You’ve now got to watch out for good implementations and bad implementations. And there are also a variety of competing formats, like Dolby Vision and HDR10, and also a number of different brightness levels that displays can offer support for. The 400nit level that the new LG monitor offers is actually considered the lowest brightness that a true HDR display should have.

This inconsistency is the same thing that put me off of stereoscopic 3D for movies and video games. 3D never quite penetrated the market enough for the base level of quality in even the cheapest content to come up to an acceptable standard.

If I’m going to spend money on a display upgrade, I want everything to look better. I don’t want to have to worry about badly performing 4K games or shoddy HDR implementations. But that’s the weird quality middle-ground we’re still living in, and although it’s something that’ll improve over time, it’s still really hard for me to get excited about this stuff right at this moment.

Most of my screen time is in a desktop or laptop computer-style environment. TV’s have had much faster progression in the 4K and HDR realms this time around than computer monitors, which is a bummer. I don’t want to convert to a living room setup just to get access to the latest HDR standards.

My current monitor works well and offers enough pixels to provide a good gaming and computing experience. When I bought it, I was stepping up to an IPS panel and getting access to the wacky and now mostly-defunct world of 3D. I want at least that same level of “newness” in my next monitor purchase.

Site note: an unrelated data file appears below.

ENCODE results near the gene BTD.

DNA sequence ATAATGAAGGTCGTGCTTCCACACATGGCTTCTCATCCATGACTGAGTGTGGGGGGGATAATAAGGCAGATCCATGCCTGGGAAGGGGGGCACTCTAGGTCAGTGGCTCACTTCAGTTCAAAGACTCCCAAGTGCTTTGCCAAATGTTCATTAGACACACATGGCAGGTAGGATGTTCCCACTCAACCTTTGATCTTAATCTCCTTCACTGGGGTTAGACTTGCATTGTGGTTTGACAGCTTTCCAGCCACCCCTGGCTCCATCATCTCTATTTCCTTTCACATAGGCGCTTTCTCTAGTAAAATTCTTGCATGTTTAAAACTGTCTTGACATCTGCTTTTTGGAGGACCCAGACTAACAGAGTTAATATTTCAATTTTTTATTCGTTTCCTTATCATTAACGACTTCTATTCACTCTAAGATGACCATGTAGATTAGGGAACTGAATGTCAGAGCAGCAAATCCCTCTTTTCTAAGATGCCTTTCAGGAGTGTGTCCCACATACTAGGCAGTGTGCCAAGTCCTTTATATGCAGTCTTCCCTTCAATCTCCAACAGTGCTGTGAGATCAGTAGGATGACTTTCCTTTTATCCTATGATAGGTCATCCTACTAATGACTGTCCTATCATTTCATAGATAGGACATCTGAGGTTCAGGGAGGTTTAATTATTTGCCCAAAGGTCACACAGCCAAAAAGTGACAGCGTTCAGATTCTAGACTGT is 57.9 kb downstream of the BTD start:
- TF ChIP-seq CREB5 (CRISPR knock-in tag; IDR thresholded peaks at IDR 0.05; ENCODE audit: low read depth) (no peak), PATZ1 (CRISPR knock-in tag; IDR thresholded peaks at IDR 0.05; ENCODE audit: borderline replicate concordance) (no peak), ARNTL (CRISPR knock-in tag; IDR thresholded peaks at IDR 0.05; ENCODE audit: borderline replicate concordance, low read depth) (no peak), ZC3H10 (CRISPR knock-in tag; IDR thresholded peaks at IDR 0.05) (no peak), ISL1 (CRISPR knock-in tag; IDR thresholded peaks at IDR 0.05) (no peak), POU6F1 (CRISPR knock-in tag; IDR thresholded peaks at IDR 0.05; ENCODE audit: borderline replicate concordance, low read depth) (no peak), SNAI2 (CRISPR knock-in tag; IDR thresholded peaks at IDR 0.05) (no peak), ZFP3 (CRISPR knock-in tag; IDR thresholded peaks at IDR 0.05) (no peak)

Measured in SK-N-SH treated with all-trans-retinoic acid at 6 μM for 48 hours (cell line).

Some of you might be shouting “Why not buy a high-refresh rate 1080p display?” I’ve seriously considered that. But I’m reasonably happy with 60FPS gaming and I’m not trying to enter the competitive realm that faster refresh rates and response times would help with. It’s at least an option in the back of my mind.

HDR is, in theory, the big feature that I want from a new monitor, and 4K is just a nice perk that will make text as smooth as it is on my MacBook. But until the standards war and implementation nightmare are sorted out, it’s hard for me to personally justify spending money on. Half the games and movies I buy don’t even offer HDR support, and the ones that do weren’t all treated with the same level of care in their conversions.

In the rush to push more and more pixels, I feel like we’ve lost a little something. We haven’t even mastered 1080p 60Hz gaming yet as a base standard of performance, and yet gaming companies and manufacturers are already pushing hard towards 4K being a standard and 8K being the future.

Are we losing access to better effects at higher framerates in the push towards higher pixel counts above all else? Are movie studios going to spend the time to properly convert every catalog title to HDR or just slap on basic filters? When 8K rolls around in full force in a couple of years, will anyone even have the hardware to fully support it without upscaling? As streaming services become the new norm for gaming and movie content, is having more and more pixels really a big deal?

Sometimes, enough is enough. Sometimes the underlying art has to be more important than the number of pixels in the display. I know that display manufacturers have to keep selling displays, but I feel like this push is in real danger of holding us back instead of pushing entertainment forward.